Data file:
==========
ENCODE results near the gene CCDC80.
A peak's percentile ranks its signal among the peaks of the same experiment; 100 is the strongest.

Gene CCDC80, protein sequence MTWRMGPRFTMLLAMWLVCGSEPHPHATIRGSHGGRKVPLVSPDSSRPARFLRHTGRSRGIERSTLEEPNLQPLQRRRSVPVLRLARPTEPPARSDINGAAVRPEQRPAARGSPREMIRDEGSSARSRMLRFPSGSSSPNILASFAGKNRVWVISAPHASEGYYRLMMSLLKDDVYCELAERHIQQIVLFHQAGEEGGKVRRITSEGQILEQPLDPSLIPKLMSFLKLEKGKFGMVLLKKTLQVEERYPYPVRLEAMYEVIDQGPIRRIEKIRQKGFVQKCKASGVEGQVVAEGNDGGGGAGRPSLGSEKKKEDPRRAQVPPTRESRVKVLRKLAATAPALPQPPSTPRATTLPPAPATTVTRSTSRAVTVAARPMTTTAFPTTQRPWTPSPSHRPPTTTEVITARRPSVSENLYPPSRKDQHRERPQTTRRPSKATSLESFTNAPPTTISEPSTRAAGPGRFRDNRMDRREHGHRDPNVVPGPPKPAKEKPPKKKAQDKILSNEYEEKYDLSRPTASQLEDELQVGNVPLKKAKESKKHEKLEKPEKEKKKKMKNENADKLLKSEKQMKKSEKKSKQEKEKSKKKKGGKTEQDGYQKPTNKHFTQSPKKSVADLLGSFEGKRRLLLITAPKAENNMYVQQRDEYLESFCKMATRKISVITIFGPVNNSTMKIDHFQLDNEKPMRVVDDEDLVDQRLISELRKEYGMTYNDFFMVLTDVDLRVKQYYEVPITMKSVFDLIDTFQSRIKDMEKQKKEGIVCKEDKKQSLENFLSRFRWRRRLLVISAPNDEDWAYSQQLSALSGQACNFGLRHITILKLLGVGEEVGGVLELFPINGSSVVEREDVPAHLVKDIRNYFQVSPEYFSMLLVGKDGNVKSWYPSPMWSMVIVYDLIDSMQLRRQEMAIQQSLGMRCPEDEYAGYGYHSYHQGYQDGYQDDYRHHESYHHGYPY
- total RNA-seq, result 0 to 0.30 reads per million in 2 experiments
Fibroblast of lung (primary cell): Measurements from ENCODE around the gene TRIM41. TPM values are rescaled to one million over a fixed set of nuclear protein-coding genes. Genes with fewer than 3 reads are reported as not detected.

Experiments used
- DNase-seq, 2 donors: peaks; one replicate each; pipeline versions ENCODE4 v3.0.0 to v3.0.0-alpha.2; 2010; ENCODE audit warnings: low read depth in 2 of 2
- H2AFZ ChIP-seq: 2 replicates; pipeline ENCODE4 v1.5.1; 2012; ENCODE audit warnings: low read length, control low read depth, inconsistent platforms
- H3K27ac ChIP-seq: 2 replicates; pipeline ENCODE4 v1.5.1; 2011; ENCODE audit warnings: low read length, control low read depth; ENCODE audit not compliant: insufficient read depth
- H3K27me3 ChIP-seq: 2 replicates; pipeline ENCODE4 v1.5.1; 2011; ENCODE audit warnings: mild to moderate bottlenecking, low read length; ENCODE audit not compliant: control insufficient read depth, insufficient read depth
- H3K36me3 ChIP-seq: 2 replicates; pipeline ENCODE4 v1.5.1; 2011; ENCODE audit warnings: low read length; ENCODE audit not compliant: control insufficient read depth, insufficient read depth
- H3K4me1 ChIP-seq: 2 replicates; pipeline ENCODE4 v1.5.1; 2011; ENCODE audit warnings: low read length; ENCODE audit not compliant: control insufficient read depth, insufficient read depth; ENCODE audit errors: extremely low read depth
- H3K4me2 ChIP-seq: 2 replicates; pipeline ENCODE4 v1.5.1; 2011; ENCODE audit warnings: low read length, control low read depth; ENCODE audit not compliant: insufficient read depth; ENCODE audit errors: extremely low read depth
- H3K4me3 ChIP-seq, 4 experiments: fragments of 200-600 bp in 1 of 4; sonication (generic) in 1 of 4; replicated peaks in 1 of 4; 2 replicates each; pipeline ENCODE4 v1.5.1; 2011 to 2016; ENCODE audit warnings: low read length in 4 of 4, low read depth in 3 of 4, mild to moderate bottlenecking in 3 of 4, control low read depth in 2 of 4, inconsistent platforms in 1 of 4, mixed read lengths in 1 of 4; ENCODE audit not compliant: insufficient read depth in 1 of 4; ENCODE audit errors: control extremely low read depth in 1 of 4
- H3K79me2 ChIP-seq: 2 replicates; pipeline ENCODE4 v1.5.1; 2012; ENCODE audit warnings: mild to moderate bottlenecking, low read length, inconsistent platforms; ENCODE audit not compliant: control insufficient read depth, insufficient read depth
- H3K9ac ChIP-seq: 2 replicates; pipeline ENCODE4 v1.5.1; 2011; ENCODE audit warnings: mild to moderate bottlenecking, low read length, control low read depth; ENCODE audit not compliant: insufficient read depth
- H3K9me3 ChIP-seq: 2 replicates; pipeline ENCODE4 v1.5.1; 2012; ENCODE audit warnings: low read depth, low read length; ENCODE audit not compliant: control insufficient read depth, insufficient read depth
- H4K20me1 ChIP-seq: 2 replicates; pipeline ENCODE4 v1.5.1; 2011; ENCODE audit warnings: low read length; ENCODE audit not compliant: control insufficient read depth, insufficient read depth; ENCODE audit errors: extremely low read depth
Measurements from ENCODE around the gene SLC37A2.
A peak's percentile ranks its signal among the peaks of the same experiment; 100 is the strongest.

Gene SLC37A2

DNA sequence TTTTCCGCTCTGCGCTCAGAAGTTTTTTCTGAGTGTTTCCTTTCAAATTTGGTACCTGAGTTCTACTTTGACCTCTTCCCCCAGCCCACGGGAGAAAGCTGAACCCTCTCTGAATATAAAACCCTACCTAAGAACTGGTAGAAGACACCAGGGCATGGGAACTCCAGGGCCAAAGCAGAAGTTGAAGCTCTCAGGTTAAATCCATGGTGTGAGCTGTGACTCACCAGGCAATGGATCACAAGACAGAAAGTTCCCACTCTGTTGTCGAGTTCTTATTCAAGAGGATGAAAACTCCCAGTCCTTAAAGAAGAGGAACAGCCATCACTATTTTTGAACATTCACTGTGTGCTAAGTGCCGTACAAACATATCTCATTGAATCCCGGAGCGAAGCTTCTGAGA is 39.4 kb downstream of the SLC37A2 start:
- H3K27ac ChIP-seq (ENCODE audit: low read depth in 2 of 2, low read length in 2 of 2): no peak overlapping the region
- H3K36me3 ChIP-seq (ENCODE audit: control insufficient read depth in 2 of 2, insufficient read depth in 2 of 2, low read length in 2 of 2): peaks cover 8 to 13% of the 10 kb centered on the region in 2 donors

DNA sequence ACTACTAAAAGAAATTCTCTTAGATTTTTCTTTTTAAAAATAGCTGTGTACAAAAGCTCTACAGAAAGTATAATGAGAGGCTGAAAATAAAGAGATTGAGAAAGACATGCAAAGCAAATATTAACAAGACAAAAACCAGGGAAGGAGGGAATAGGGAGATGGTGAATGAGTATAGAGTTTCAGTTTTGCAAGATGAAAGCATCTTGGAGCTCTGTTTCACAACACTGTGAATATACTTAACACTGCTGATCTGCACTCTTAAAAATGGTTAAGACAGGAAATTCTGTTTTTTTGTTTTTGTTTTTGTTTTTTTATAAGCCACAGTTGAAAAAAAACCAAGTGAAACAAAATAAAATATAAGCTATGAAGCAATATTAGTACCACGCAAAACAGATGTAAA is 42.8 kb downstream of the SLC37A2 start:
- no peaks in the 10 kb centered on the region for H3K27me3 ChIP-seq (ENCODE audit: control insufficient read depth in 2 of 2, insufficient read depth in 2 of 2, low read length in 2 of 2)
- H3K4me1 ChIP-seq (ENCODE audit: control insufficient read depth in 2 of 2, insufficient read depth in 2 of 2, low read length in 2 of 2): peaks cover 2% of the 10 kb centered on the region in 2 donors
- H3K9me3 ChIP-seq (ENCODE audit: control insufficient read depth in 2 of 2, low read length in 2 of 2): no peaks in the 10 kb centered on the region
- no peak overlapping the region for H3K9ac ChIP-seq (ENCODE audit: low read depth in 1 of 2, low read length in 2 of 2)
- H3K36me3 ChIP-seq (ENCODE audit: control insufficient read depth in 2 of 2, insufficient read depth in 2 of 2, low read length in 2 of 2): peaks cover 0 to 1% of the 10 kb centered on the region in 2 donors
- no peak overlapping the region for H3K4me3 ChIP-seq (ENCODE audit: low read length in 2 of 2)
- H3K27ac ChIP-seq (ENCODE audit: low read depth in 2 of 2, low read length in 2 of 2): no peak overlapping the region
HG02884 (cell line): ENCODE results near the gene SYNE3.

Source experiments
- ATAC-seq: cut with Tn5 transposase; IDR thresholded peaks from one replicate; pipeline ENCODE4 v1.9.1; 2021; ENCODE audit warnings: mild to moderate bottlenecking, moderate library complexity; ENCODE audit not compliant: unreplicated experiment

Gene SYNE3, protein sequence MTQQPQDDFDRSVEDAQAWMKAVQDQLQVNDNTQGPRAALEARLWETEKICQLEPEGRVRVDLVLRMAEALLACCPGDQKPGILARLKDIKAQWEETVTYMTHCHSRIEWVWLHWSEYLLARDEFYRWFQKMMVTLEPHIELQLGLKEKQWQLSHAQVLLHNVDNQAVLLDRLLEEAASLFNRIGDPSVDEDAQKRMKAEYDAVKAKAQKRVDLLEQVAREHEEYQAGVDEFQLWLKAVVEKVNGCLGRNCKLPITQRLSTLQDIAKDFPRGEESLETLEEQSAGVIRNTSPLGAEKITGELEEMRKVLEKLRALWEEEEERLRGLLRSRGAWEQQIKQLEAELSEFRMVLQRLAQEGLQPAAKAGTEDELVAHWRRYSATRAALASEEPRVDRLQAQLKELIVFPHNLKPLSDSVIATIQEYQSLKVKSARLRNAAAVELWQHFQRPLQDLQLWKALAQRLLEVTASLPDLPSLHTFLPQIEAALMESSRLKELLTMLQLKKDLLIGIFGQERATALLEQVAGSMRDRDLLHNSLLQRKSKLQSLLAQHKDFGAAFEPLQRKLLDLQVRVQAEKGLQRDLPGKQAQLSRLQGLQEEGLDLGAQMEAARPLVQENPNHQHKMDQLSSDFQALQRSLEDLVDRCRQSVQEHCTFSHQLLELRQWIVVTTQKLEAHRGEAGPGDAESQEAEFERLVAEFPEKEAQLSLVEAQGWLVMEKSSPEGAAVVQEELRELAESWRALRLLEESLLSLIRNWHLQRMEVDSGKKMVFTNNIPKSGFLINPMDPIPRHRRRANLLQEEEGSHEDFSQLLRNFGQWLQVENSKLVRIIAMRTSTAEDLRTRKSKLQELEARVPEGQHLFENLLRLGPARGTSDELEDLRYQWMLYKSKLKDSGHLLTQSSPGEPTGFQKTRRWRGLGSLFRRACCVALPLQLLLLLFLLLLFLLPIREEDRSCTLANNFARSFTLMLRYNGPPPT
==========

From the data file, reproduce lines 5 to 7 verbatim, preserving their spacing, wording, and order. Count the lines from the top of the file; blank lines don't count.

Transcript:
Fibroblast of lung (primary cell): Measurements from ENCODE around the gene TRIM41. TPM values are rescaled to one million over a fixed set of nuclear protein-coding genes. Genes with fewer than 3 reads are reported as not detected.

Experiments used
- DNase-seq, 2 donors: peaks; one replicate each; pipeline versions ENCODE4 v3.0.0 to v3.0.0-alpha.2; 2010; ENCODE audit warnings: low read depth in 2 of 2